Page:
Written by Jill Redling, edited by Stephanie Smith
It’s good to be angry about bad things. It’s good to wrestle with God on behalf of his people. What started for me as a simple prayer a year ago, has turned out to be a spiritual transformation. I prayed that God would give me someone to admire. I prayed for the Lord to bring into my path a godly woman who I could learn from— not because I couldn’t receive good from the women I knew, not because I was expecting perfection— but because I wanted to know it was possible for a female in this culture to transcend what is passing away. The bondage of money-loving, social media addiction, the captivation with pretty things, and the shallow reasons for why we do the things we do (1 John 2:16). These are the characteristics of my unsaved friends and if we are supposed to be lights in the darkness, then surely there’s another way?
After six months of praying, the Lord answered my prayer through a song. I was listening to “Turn Your Eyes Upon Jesus” and the verse, “And the things of earth will grow strangely dim, In the light of his glory and grace,” struck me. This is where I want my whole life to stay.
Helen Lemmel wrote this song based on the words of Lilias Trotter. Lilias proved to be exactly who I was hoping to find. I watched her meditation, her conviction, her pursuit, her seeing the Lord in all things. She abandoned everything the world had to offer, to pursue Jesus and love others. A woman, 100 years ago, through writing, would be the answer to my prayer.
In her book, Parables of the Christ-Life, Lilias writes,
“That which is born of the flesh is flesh and that which is born of the Spirit is spirit. But our eyes are too dim at first to distinguish them in detail: with most of us it is only when… the Spirit’s incoming has cleared our vision, that the two lives, natural and spiritual, begin to stand out before us, no longer shading into each other, but in vivid contrast. …The carnal nature with its workings stands out as the hindrance in the way of the Divine… ”Lilias Trotter, Parables of the Christ-life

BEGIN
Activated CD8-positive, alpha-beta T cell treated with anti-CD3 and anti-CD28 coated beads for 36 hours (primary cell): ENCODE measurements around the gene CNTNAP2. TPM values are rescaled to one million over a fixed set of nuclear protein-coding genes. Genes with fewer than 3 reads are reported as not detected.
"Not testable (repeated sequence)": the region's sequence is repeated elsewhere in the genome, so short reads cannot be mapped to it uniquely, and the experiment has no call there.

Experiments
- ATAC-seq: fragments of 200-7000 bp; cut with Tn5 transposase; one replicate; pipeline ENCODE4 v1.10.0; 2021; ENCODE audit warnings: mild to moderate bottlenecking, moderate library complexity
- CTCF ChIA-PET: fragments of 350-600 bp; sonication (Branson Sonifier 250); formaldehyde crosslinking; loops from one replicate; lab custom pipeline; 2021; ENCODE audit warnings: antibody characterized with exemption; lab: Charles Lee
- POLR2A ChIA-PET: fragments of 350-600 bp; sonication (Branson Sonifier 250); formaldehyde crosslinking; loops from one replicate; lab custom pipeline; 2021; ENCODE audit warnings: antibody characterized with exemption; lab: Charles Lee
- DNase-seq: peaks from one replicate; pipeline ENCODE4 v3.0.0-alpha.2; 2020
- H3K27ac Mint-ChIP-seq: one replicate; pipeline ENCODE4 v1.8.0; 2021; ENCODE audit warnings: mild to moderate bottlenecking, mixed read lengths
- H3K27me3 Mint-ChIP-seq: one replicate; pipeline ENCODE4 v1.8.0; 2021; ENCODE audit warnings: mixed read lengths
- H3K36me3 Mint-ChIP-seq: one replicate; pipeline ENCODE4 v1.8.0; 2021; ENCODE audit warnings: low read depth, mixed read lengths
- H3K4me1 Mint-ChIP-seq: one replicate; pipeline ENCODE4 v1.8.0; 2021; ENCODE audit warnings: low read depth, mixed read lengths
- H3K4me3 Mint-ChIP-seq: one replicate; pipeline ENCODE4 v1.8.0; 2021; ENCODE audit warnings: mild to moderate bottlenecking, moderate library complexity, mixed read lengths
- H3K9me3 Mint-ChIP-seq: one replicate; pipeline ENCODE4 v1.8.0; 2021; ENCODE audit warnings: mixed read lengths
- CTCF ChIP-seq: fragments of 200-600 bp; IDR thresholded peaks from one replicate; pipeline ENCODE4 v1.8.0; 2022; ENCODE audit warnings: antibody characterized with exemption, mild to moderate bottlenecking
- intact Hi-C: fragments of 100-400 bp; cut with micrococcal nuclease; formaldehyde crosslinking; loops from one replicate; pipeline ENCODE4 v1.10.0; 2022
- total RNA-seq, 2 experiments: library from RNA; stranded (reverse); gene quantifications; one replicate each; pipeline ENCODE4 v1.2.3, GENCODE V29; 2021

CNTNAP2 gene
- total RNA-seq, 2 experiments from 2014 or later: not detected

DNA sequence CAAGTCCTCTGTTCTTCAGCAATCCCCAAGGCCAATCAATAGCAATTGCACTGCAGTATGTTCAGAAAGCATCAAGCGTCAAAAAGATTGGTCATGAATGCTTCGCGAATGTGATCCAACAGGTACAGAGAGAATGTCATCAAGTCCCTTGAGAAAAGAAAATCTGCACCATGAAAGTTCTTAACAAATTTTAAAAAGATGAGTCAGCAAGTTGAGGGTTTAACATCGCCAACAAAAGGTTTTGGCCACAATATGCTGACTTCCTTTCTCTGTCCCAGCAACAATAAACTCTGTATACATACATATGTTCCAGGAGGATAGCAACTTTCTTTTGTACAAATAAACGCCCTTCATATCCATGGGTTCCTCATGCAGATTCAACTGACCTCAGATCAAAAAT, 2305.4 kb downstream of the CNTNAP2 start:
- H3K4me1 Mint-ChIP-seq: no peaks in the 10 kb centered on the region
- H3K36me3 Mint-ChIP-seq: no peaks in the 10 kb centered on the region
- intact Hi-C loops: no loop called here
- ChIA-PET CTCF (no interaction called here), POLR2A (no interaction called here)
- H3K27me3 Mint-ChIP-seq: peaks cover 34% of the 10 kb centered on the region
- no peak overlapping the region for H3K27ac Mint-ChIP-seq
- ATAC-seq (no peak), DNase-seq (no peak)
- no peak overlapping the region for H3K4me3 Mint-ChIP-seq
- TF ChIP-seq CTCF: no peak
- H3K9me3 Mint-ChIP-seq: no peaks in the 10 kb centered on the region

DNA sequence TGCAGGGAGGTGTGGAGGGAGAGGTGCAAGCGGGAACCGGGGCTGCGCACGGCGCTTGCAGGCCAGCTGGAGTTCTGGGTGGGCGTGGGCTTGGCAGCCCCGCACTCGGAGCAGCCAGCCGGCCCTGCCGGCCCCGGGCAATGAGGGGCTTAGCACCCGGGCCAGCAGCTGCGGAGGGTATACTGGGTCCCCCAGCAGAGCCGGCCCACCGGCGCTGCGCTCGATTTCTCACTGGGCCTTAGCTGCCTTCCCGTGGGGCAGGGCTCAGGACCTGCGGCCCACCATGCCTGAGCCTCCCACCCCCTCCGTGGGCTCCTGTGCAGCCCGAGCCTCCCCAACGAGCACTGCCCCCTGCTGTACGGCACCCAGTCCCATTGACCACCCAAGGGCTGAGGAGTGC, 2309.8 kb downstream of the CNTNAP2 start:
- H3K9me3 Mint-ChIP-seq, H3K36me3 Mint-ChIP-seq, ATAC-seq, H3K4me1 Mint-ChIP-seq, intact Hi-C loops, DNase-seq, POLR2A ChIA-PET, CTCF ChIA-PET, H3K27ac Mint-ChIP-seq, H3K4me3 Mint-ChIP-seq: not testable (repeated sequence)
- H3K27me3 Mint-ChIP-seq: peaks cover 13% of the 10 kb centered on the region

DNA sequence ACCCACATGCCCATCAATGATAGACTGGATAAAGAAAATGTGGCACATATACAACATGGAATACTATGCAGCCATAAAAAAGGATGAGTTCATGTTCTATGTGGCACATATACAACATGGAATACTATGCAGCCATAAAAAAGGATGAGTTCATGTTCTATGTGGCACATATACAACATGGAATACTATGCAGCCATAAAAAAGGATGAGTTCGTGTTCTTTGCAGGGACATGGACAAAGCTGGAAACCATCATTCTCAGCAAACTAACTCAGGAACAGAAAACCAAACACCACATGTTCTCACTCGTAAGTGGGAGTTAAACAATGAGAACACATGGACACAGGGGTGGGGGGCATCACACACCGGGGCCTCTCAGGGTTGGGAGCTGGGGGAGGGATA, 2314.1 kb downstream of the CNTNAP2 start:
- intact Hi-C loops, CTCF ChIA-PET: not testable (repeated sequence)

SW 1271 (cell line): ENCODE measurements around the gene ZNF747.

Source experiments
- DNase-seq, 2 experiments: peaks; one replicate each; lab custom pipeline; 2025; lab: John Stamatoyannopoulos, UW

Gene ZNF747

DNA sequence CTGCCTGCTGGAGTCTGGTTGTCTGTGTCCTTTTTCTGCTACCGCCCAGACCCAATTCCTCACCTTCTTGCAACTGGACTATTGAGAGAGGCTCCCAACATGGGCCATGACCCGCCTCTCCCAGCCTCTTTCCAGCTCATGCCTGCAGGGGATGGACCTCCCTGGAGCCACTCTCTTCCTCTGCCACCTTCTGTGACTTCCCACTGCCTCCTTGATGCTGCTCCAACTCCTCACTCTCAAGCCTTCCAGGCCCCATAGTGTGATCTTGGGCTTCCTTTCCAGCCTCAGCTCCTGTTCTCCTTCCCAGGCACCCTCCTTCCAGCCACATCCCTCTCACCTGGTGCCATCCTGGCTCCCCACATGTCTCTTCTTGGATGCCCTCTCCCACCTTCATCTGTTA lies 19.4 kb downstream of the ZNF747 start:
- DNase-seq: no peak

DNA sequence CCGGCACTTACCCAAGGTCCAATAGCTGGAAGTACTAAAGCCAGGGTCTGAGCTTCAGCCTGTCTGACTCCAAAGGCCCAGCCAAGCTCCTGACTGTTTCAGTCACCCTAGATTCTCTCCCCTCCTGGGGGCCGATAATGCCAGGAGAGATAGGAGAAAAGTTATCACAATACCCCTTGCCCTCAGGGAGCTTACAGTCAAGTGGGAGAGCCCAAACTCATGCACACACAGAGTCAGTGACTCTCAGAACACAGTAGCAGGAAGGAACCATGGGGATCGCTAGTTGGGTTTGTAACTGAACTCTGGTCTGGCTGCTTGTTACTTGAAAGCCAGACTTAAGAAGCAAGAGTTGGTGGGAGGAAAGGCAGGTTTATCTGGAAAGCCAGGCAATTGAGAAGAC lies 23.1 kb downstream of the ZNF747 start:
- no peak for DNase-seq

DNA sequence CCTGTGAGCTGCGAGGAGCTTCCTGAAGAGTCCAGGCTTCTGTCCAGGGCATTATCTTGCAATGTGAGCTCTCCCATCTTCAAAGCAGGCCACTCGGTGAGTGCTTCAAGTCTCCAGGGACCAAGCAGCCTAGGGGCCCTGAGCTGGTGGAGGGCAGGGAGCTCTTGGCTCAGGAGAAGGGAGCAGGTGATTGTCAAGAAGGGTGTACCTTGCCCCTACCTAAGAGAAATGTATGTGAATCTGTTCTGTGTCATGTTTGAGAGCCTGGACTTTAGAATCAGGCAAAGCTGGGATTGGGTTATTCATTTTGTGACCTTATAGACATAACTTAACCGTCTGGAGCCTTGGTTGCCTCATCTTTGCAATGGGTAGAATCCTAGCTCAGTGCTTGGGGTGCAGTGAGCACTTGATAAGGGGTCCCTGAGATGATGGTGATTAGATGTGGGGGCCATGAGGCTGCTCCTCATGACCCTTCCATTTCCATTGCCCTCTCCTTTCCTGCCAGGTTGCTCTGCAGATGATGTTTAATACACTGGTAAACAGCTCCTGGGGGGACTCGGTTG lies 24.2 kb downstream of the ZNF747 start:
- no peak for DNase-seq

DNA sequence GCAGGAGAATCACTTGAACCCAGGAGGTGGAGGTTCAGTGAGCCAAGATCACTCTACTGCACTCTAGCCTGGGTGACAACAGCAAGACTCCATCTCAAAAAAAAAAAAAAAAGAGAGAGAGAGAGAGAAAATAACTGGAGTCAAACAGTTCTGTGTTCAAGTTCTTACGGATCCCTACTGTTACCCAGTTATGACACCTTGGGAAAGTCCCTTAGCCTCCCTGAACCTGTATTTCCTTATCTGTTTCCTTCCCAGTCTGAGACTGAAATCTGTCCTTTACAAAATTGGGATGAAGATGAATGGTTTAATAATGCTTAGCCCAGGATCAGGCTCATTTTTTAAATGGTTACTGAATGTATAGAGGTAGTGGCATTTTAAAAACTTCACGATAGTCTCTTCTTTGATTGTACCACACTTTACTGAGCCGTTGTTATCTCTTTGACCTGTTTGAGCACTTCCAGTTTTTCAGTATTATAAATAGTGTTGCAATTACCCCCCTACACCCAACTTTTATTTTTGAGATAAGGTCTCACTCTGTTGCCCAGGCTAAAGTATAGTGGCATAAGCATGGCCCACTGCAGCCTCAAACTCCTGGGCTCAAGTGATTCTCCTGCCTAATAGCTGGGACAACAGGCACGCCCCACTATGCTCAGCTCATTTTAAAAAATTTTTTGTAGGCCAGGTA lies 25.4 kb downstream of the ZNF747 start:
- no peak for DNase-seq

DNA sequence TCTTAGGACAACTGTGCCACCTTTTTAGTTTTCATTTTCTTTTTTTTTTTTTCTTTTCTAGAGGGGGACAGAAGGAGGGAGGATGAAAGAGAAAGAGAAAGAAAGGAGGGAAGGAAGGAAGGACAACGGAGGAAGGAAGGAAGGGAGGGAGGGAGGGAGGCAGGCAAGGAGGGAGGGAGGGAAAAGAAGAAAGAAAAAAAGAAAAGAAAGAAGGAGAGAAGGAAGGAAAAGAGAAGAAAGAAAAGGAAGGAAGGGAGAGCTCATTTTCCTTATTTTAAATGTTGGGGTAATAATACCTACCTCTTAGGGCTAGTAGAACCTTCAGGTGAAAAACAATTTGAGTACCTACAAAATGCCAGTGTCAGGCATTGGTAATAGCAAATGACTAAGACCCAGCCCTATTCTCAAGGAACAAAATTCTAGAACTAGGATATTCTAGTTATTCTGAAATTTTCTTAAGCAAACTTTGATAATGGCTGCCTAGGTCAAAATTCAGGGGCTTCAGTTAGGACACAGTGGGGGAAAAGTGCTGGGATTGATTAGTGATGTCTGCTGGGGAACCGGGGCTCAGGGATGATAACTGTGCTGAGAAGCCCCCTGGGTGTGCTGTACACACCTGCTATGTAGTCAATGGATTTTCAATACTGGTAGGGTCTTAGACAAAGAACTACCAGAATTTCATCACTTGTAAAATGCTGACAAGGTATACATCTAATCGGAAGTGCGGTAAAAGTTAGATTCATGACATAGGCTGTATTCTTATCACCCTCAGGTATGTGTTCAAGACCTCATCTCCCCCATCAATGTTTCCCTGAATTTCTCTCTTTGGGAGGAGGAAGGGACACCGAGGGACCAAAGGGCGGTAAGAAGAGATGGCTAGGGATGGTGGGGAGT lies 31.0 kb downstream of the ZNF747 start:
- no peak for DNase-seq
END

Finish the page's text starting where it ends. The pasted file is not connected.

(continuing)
Here it was, exactly what I was thinking. I read it like a new believer. It was the light in the darkness. The discouragement I was feeling was a recognition that the vast majority of American Christianity stands in that shade between the natural flesh and the spirit. And my heart is heavy, because I believe that is what Jesus calls lukewarm.
“So, because you are lukewarm—neither hot nor cold—I am about to spit you out of my mouth. You say, ‘I am rich; I have acquired wealth and do not need a thing.’ But you do not realize that you are wretched, pitiful, poor, blind and naked.”Revelation 3:16-17
The dullness of lukewarm living creates a spiritual lethargy where ease and comfort is the end goal. There is no fight. This is why we’re so bored and disillusioned. We’ve become selfish and apathetic. We’ve grown sluggish in the shade of our flesh. We’ve forgotten our mission. We have replaced the gospel of suffering with the gospel of everything. We have rejected “I count everything as loss because of the surpassing worth of knowing Christ Jesus my Lord” (Philippians 3:8), for the delusion that we can have Jesus and everything the world has to offer.
We compensate for our spiritual dullness with a constant pursuit of other things. Many, many other things. We reject the fountain of living water and hew out cisterns for ourselves, broken cisterns that cannot hold water (Jeremiah 2:13). We have exchanged the truth for a lie (Romans 1:25). The lie is easy. The lie is pretty. Joanna Gaines capitalizes on a lifestyle of authentic, nostalgia that heralds to a simpler way. But everything in her line is mass produced. It isn’t authentic. It is fake. If you like the idea of a butter dish that “looks like the one my grandma would have had”, but reject the actual one your grandma had because it doesn’t look that certain way, then you’ve been duped. You don’t want what is real, you want the lie.